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Elvis impersonator to perform for veterans memorial benefit

CENTRAL POINT — Answering a need for funding to engrave the names of 29 veterans on the Oregon Fallen War Heroes Memorial, Elvis impersonator Clint Ingbretson is breaking out the sequins and sideburns for two fundraisers.

Ingbretson said he and manager Larry Rosenberg saw media reports that organizers needed nearly $3,000 to inscribe the names, and they sprang into action.

"My father and grandfather were veterans," said Ingbretson, 33. "Larry was in Vietnam and of course Elvis was a veteran, too.

"I just got to thinking how unfair that these people gave their lives for their country and can't even be remembered because their names haven't been added yet."

It costs $100 to engrave one name, but project organizers say the engraver might be able to get the price down to as low as $65.

Ingbretson will perform alongside vocalist Frank Ricci at 8:30 p.m. Saturday at the Red Lion Hotel, 200 N. Riverside Ave., Medford. On Friday, Nov. 4, Ingbretson will appear at a variety show at the Southern Oregon Moose Lodge, 241 E. Barnett Road, Medford. Food will be served at 6 p.m. and the show kicks off an hour later with all proceeds benefiting the war memorial.

State Rep. Dennis Richardson, R-Central Point, said he was encouraged by the community's response to the need for funding at the memorial site.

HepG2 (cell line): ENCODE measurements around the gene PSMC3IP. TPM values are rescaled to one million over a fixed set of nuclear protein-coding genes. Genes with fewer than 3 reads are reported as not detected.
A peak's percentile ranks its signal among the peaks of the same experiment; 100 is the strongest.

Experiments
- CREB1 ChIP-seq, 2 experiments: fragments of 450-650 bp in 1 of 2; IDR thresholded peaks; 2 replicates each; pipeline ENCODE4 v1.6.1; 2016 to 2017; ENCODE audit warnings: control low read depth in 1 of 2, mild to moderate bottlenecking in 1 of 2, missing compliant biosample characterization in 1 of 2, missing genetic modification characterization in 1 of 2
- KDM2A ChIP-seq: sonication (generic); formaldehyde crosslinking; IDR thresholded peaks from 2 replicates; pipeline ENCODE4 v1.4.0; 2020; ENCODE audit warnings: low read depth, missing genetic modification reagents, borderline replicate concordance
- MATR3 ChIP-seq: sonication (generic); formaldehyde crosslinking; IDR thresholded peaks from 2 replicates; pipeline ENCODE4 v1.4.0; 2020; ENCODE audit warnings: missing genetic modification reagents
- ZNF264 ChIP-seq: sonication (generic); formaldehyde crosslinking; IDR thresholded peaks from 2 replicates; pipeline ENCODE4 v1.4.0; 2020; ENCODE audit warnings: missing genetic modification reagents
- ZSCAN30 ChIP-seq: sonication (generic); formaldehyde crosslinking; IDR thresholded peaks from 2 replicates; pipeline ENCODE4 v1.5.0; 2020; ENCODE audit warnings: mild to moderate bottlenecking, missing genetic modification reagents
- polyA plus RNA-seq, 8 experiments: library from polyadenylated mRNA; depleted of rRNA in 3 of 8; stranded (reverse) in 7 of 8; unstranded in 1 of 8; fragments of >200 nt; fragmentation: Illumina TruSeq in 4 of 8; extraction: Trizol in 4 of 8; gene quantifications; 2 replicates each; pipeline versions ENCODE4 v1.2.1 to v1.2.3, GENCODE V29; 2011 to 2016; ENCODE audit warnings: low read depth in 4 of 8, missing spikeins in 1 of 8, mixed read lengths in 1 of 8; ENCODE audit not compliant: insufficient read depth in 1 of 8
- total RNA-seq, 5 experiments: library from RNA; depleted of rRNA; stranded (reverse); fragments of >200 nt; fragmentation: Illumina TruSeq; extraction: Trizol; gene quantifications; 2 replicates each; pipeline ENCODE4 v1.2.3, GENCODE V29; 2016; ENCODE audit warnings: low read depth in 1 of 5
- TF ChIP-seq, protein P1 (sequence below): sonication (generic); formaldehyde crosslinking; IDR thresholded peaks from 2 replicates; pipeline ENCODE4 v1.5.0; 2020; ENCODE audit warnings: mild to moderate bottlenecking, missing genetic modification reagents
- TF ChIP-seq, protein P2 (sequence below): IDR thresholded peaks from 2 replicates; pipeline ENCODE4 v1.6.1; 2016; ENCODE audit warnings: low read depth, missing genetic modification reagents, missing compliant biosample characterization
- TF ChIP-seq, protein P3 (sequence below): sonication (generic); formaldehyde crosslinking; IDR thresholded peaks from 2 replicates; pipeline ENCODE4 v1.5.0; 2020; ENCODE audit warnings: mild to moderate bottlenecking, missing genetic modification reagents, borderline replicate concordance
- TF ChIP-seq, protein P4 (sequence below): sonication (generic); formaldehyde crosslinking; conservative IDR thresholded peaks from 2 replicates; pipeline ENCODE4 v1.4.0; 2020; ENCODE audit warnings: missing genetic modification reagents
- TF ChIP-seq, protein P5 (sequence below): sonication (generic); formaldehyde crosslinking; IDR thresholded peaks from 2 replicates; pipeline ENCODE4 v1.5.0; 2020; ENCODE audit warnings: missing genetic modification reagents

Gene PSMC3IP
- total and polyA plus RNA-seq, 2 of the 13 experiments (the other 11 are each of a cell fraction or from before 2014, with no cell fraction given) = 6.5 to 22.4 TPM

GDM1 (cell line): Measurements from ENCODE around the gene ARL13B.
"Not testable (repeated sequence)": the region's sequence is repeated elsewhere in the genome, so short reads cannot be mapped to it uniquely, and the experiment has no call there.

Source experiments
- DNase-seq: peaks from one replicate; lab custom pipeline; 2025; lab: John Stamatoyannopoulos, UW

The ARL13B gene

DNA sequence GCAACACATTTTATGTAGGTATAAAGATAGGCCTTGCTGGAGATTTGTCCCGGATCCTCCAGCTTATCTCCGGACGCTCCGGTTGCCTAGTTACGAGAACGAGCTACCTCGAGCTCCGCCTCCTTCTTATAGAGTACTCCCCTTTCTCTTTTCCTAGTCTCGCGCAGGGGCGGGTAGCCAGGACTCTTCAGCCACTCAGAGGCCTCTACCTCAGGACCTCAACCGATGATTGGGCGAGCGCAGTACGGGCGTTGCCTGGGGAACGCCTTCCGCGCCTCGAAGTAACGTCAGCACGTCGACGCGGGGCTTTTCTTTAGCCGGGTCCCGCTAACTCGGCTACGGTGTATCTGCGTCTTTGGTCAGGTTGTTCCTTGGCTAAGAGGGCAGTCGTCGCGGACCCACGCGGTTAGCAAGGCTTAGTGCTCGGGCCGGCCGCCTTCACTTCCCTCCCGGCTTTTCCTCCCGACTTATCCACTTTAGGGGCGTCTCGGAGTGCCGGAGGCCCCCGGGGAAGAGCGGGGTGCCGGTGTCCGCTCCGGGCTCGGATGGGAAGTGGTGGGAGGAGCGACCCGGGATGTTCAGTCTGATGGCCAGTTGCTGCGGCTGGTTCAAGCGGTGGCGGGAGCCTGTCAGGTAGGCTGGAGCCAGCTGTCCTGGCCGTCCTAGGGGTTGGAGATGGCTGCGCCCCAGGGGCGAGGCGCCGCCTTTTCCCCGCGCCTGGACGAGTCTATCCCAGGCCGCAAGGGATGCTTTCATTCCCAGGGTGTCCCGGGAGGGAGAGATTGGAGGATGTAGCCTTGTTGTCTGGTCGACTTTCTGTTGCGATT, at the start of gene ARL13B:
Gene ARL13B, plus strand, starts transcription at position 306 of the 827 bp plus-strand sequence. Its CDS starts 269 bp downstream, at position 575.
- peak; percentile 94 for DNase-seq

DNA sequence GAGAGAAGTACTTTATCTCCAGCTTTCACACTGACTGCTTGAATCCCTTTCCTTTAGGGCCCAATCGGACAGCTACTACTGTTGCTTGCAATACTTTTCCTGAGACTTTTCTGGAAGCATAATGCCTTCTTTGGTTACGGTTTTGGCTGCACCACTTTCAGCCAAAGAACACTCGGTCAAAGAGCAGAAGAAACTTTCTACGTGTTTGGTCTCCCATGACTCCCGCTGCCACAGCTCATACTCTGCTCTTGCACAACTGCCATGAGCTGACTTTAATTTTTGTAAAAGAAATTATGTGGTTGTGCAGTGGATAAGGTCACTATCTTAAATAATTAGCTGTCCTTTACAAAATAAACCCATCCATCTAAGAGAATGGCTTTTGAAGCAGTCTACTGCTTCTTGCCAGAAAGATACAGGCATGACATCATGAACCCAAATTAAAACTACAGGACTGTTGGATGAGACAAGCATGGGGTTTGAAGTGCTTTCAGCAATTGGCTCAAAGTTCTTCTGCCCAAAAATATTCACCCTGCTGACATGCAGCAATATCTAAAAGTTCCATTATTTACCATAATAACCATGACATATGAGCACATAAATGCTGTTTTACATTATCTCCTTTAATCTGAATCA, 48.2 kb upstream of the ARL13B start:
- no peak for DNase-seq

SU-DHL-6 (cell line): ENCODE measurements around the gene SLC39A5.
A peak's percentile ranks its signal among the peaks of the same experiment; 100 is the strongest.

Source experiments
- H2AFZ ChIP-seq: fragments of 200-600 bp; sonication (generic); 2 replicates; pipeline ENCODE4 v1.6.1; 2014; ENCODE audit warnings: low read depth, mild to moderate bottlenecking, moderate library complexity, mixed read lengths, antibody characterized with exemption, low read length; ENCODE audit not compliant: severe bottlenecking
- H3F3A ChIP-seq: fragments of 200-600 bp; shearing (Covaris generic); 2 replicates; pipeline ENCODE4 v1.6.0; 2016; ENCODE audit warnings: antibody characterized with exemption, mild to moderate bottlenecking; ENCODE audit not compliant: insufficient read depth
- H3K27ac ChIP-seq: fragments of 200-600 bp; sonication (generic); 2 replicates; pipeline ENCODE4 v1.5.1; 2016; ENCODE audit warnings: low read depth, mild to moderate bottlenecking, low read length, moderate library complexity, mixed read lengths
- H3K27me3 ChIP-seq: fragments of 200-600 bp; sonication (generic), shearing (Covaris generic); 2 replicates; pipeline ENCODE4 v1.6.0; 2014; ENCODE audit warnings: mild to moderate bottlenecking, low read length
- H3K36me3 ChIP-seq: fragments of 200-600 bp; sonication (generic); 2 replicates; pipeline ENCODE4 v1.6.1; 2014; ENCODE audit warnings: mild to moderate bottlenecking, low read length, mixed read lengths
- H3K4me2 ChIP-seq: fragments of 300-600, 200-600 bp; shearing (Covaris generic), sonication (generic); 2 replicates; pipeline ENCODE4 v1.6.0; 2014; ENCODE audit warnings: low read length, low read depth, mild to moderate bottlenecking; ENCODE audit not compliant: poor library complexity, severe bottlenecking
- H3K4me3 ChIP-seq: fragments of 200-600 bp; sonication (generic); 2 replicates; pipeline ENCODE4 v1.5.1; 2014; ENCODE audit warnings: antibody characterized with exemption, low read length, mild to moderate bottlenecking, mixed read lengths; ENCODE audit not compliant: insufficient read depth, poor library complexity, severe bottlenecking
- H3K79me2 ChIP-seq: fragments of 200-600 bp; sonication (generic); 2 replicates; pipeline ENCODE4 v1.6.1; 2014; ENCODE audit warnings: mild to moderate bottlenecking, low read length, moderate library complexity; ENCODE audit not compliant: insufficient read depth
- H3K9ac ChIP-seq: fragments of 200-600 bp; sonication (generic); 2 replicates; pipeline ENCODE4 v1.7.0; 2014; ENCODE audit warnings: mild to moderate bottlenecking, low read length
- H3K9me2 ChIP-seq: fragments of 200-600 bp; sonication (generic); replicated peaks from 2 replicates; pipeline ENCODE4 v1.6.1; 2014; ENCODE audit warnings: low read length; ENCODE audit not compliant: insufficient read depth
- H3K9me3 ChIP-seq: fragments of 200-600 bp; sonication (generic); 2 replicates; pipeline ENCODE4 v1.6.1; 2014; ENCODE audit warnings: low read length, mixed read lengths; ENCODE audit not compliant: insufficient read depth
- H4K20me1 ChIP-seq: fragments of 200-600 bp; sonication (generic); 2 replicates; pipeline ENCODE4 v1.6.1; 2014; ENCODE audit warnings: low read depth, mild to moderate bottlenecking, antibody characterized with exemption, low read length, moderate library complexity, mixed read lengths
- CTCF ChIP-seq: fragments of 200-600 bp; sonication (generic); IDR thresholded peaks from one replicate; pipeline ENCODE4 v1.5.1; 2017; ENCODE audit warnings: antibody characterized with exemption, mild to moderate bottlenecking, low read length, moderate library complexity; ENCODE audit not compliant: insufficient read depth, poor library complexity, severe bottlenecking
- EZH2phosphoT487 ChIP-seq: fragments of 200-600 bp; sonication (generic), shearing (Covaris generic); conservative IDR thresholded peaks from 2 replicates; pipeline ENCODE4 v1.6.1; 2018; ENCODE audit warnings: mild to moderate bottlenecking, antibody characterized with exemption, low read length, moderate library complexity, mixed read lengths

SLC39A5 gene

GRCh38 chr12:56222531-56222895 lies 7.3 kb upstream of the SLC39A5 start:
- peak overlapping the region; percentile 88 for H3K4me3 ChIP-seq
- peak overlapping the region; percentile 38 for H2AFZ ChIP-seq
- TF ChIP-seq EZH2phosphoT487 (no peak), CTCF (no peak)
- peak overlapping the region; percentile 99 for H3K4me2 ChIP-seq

Richardson, who co-founded the memorial project in 2008 along with Central Point resident Marty Terrell, said a small reserve of funding is in place to deal with acts of vandalism or unexpected expenses but not nearly enough to engrave the missing names.

"It's wonderful that Ingbretson is using his talents to promote such an important cause," Richardson said.

"The community has been very supportive."

Richardson said he was saddened to know there were 29 names waiting to be added to the site. Lists were compiled by Terrell and by city of Central Point recreation coordinator Sarah Garceau from various state and local sources.

"Families come from all over the state to spend time at the memorial and to see the names of their son or daughter who has been killed. They'll do tracings on the black plaques and take them home," he said.

"It's a source of both healing and remembrance so our goal is to make sure we never forget those who gave their lives for our state and for our country."

The memorial is located on Hammerick Road near the old Central Point cemetery. For more information on the memorial, visit http://www.oregonwarmemorial.com.

Buffy Pollock is a freelance writer living in Medford. Email her at buffyp76@yahoo.com.